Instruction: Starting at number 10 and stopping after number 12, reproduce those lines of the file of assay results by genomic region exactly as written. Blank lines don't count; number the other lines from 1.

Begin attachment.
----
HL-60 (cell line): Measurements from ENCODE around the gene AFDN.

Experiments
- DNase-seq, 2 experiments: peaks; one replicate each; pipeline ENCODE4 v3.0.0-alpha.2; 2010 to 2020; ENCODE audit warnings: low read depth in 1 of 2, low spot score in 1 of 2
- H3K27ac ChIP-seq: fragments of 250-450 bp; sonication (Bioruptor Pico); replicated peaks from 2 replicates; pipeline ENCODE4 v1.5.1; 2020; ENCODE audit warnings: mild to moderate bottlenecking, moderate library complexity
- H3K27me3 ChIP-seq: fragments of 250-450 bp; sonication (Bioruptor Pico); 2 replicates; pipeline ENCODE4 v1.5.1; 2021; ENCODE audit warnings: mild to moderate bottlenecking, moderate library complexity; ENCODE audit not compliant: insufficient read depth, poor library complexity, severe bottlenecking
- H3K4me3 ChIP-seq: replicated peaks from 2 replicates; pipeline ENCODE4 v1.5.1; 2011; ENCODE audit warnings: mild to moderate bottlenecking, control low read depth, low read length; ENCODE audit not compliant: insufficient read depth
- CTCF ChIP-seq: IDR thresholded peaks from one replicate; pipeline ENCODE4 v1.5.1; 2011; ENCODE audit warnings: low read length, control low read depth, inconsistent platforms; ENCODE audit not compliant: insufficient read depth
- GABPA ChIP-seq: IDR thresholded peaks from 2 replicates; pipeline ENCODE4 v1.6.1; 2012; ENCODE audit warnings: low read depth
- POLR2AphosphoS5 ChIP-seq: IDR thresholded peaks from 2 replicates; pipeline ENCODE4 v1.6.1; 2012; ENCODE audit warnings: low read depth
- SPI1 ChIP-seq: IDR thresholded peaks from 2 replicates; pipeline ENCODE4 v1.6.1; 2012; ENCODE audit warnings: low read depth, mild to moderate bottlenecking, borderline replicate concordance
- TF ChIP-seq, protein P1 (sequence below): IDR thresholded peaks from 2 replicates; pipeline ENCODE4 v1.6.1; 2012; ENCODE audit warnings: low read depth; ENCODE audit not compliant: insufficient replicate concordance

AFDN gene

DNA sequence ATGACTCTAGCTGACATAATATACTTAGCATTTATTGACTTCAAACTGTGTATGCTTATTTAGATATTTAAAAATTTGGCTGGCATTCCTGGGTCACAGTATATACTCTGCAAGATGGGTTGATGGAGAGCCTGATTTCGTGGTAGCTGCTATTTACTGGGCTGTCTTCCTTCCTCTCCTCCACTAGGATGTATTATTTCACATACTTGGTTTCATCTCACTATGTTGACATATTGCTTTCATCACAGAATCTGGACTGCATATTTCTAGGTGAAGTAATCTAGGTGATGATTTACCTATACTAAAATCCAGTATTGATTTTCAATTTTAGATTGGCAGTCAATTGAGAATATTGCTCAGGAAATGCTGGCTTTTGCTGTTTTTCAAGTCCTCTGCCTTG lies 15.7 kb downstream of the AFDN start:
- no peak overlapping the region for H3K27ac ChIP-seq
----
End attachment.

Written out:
- SPI1 ChIP-seq: IDR thresholded peaks from 2 replicates; pipeline ENCODE4 v1.6.1; 2012; ENCODE audit warnings: low read depth, mild to moderate bottlenecking, borderline replicate concordance
- TF ChIP-seq, protein P1 (sequence below): IDR thresholded peaks from 2 replicates; pipeline ENCODE4 v1.6.1; 2012; ENCODE audit warnings: low read depth; ENCODE audit not compliant: insufficient replicate concordance

AFDN gene